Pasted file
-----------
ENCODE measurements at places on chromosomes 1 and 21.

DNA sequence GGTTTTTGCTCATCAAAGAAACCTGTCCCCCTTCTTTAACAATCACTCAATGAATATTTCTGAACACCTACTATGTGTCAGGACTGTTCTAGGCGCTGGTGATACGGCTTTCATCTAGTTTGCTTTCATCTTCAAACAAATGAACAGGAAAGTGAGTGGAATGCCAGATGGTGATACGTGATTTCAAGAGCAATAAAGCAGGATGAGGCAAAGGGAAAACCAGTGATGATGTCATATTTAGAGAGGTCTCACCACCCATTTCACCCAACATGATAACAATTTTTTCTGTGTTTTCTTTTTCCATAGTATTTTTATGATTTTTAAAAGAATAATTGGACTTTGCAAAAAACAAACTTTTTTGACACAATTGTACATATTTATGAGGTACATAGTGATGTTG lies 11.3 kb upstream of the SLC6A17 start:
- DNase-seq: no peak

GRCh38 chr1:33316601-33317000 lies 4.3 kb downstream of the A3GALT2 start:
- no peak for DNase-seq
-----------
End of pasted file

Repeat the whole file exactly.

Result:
ENCODE measurements at places on chromosomes 1 and 21.

DNA sequence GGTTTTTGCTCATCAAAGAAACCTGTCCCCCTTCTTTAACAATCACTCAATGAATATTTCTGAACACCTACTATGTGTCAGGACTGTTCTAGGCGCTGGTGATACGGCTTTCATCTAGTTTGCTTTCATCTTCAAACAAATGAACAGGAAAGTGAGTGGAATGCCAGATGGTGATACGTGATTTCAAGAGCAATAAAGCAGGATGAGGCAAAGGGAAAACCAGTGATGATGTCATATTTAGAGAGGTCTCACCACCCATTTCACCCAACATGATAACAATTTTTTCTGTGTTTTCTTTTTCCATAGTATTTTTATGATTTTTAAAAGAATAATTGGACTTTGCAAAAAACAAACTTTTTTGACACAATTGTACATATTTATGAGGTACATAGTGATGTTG lies 11.3 kb upstream of the SLC6A17 start:
- DNase-seq: no peak

GRCh38 chr1:33316601-33317000 lies 4.3 kb downstream of the A3GALT2 start:
- no peak for DNase-seq